It's a blessing because they will close with one of the toughest schedules in the East. They still have to face nine of the top 10 teams in the league at least once - and 18 of their remaining 25 games are against playoff teams. Their 18 opponents have a combined record of 522-342-126, making their average opponent for the rest of the season a robust 29-19-7.
It's a curse because, well, the Flyers tend to take games off - particularly against the Buffalos, Floridas and Calgarys of the world. And they can't afford to do that.
Until that is fixed, the Flyers will remain in this jumbled Metro mess - and possibly even have another long summer, which would have wide-ranging implications for everyone.
But if they can somehow, someway squeeze their way in, look out. This group has a confidence, particularly in third periods, that can't be bought or taught. And that could make for one salacious spring in our playoff-starved town.
"Any time you can come out and go toe to toe, and even outplay some of the best teams, it's definitely a good feeling," Steve Mason said. "Moving forward, we know that we shouldn't be scared of anybody."
.929: Steve Mason’s save percentage in the Flyers’ three games in California, to go along with a 2.02 goals- against average.
64: Third-period goals for the Flyers this season, tied with Chicago for second most in the NHL. Only Boston (66) has more.
30: Points for Claude Giroux in 24 games since Dec. 17.
27: Turnovers forced by the Flyers on Monday night in San Jose, a season-high, which was partly a product of active sticks in the defensive zone by forwards. Their previous best was 20 against Ottawa on Nov. 12.
25 percent: Success rate for the Flyers’ power play in the last 16 games, which has scored a goal in 13 of those games (14-for-56).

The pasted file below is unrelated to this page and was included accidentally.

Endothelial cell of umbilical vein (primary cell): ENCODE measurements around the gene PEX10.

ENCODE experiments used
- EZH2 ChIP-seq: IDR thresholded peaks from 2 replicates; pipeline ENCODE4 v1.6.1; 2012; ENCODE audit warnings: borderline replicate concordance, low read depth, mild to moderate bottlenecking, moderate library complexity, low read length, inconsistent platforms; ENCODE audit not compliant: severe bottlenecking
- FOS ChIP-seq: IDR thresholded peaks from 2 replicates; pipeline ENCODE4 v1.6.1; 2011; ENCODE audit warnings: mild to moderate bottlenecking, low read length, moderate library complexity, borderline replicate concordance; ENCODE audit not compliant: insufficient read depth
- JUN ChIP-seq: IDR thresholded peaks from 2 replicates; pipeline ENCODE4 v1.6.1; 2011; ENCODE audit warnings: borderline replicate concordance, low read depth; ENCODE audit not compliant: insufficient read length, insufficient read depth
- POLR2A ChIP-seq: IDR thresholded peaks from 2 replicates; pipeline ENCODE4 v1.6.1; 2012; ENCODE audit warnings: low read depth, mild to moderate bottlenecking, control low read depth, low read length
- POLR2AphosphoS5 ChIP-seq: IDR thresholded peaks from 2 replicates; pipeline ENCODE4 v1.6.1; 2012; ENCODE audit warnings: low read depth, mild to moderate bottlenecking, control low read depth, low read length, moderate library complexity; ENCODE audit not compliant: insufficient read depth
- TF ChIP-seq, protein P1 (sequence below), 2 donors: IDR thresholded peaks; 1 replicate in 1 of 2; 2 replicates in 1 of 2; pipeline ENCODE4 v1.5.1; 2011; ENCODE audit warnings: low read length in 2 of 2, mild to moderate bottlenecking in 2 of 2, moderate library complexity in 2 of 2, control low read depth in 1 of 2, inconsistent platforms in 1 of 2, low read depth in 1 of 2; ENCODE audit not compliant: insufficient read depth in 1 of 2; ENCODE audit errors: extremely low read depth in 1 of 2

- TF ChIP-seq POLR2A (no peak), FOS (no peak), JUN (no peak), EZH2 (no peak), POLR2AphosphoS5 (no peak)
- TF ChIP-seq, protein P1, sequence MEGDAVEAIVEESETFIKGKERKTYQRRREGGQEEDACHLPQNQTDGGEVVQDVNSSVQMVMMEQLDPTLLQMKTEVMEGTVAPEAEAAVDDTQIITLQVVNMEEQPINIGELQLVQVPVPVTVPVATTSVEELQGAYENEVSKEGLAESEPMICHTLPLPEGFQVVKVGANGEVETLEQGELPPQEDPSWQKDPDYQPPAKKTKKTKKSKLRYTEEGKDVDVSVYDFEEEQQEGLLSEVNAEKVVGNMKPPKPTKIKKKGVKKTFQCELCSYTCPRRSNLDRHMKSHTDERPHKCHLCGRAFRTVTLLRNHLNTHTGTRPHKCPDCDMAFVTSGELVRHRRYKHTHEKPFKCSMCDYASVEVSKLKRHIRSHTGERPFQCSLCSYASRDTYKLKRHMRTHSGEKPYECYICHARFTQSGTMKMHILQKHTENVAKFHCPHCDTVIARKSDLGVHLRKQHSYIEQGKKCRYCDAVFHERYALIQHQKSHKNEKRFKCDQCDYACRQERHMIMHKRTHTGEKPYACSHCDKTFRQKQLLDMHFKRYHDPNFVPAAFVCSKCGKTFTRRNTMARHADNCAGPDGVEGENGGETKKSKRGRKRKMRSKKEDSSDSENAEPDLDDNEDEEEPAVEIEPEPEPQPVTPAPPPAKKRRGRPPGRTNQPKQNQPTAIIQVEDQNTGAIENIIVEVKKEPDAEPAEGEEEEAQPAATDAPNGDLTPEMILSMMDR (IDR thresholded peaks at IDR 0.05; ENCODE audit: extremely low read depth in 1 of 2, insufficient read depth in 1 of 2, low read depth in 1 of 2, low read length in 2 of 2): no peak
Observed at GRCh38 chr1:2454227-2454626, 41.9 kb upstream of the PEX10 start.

THE WEEK AHEAD
Tomorrow, 7 o'clock
The Avalanche are back to being the hottest team in the Western Conference, with four straight wins entering last night and nine in their last 11 games. They crossed the Hudson River last night to Madison Square Garden after a late comeback win against the Devils on Monday. Tomorrow will be their third game in 4 days. Colorado knocked off the Flyers, 2-1, in Denver on Jan. 2.
Saturday, 1 o'clock
Anything less than two points against the visiting Flames, who will be dreaming of the Olympics to break up their brutal season, will be unacceptable. Calgary entered last night’s game in Montreal with the league's third-worst road record (9-13-4). They were 5-3-1 of late thanks to captain Mark Giordano's nine-game point streak (4 goals, 6 assists) from the blue line. Rookie Sean Monahan (15) leads the Flames in goals. With goalie Kari Ramo (knee) out until after the break, Reto Berra figures to get much of the action in net.
Sunday - Feb. 24
Immediately after Saturday afternoon’s game, the Flyers will begin the 16-day Olympic break, which also includes a roster-freeze period. No mandatory practices or training sessions are allowed to be held until Feb. 19, but the Flyers provided their non-Olympians with a workout regimen to follow on their own. “It’s up to them,’’ Craig Berube said. “It’s their time off and we can only guide them so far.’’